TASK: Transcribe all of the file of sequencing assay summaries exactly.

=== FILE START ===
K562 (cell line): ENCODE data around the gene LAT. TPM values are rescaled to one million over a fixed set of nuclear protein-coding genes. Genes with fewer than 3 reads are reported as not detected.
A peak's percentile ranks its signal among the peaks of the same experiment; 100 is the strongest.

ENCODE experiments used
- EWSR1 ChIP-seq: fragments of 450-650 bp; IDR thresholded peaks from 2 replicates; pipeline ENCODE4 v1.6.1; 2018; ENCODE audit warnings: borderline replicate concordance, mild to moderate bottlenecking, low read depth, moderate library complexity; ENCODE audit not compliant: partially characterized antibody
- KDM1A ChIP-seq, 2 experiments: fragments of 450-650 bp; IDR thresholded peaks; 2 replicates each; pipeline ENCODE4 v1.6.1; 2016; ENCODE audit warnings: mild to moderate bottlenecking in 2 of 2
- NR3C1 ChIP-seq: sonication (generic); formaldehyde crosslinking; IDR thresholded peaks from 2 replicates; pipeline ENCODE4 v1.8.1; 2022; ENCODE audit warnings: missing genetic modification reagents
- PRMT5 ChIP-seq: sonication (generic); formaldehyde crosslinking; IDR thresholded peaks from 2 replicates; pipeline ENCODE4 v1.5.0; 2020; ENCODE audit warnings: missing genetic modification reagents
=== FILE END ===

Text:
K562 (cell line): ENCODE data around the gene LAT. TPM values are rescaled to one million over a fixed set of nuclear protein-coding genes. Genes with fewer than 3 reads are reported as not detected.
A peak's percentile ranks its signal among the peaks of the same experiment; 100 is the strongest.

ENCODE experiments used
- EWSR1 ChIP-seq: fragments of 450-650 bp; IDR thresholded peaks from 2 replicates; pipeline ENCODE4 v1.6.1; 2018; ENCODE audit warnings: borderline replicate concordance, mild to moderate bottlenecking, low read depth, moderate library complexity; ENCODE audit not compliant: partially characterized antibody
- KDM1A ChIP-seq, 2 experiments: fragments of 450-650 bp; IDR thresholded peaks; 2 replicates each; pipeline ENCODE4 v1.6.1; 2016; ENCODE audit warnings: mild to moderate bottlenecking in 2 of 2
- NR3C1 ChIP-seq: sonication (generic); formaldehyde crosslinking; IDR thresholded peaks from 2 replicates; pipeline ENCODE4 v1.8.1; 2022; ENCODE audit warnings: missing genetic modification reagents
- PRMT5 ChIP-seq: sonication (generic); formaldehyde crosslinking; IDR thresholded peaks from 2 replicates; pipeline ENCODE4 v1.5.0; 2020; ENCODE audit warnings: missing genetic modification reagents